Thursday, July 9, 2020

Rory Burns’ maiden hundred puts in England in control

England 267 for 4 (Burns 125*, Stokes 38*) trail Australia 284 by 17 runs

BRIMINGHAM, Aug 3: It didn’t quite have the backstory of Steven Smith’s century, but for the second day running the opening Ashes Test witnessed a hugely significant hundred as Rory Burns showed tremendous resilience to score his first for England.

He finished unbeaten on 125, forming a substantial partnership with Joe Root of 132 and another steadying stand with Ben Stokes, which carried England to 267 for 4 and within sight of what could be a critical lead.

Burns endured a lean Test against Ireland last week with twin scores of 6, his technique, which is unorthodox anyway, appearing out of sync. Before that his Test experience was six games overseas against Sri Lanka and West Indies on tough surfaces, but already the pressure was growing. However, plenty of work between matches and the mental strength that he is renowned for by those who know him well brought rich dividends in what has been a hugely troublesome spot for England.

If Australia had reviewed an lbw appeal against Nathan Lyon he would have gone for 22 and if Usman Khawaja had produced a direct hit he was short on 75. Then he spent more than half an hour in the 90s and sweated nine balls on 99 before scampering a single to mid-on from his 224th delivery.

Burns celebrated as soon as he crossed the crease, but had to wait a few moments for the official verdict as it went to third umpire. All was fine and he could soak up the applause of a raucous Edgbaston crowd. Given the emotion of the moment, it was to his immense credit that he kept his focus throughout the rest of the day.

Australia started the day well, picking up the early success of Jason Roy – James Pattinson’s first Test wicket for three-and-a-half years – and hit back strongly after tea when a ball change produced one which swung significantly to dent the middle order. They didn’t have much luck, either, regularly beating the bat or finding the inside edge, but a long day in the field early in the series will fuel the debate about the balance of the side, particularly with Pattinson managed in reasonably short spells. There was considerable help for Nathan Lyon, to suggest batting last will be tough, so it will have been a disappointment that he went wicketless through 28 overs.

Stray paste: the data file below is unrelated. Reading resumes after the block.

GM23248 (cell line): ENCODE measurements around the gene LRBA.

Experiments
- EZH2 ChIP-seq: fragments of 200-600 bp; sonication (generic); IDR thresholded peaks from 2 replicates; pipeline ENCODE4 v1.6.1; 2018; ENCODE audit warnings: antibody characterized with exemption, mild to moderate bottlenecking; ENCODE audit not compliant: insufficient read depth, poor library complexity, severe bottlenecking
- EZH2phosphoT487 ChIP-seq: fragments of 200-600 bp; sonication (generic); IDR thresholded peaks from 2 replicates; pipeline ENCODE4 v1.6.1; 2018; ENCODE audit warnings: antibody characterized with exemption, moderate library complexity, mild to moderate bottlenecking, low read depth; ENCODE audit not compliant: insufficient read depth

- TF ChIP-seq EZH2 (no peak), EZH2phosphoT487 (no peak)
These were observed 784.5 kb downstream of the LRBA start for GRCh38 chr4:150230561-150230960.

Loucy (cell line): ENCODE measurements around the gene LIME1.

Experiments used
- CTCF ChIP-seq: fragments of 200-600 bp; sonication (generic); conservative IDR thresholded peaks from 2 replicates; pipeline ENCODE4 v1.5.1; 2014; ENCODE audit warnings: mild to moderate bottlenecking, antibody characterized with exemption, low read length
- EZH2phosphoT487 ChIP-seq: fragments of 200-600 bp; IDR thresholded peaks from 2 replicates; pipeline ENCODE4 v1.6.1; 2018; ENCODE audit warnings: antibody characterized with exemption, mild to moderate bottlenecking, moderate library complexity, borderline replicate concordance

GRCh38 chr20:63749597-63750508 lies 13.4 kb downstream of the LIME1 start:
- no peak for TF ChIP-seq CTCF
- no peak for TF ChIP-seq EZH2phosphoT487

After facing a couple of overs on the first evening, in the aftermath of Smith’s astonishing innings, Burns and Roy resumed in slightly less febrile conditions – if facing Pattinson and Pat Cummins can be put in such terms. Roy fell in the sixth over of the morning, edging Pattinson low to Smith at second slip, but that would be Australia’s only success for the first half of the day.

In contrast to the often frenetic nature of England’s Test batting, Burns and Root bided their time during an opening session that brought 61 runs in 27 overs. Lyon’s first delivery of the day forced people to sit up and take notice as it spun back sharply to nearly take Root’s off stump. Root also had an extraordinary left-off on 9 when he was given caught behind against Pattinson – Joel Wilson going by a woody click – only for replays to show the ball had clipped off stump but not dislodged the bail.

It took Root 70 balls to score his first boundary – he had also been saved by the DRS when given lbw on 12 despite a thin inside edge – but his and England’s rate lifted during the afternoon. Burns kept Australia’s slip cordon interested with a collection of edges along the ground and in the air which eventually persuaded Tim Paine to plug the gap and go without a fine leg for a brief period, but also drove strongly and nudged through his favoured on side.

Just when Australia were beginning to look flat, Root bunted a return to catch Peter Siddle who stuck out his right hand. Having converted fifties into hundreds against India, Sri Lanka and West Indies this was a missed opportunity for the captain. He thumbed the staircase of the dressing room in frustration.




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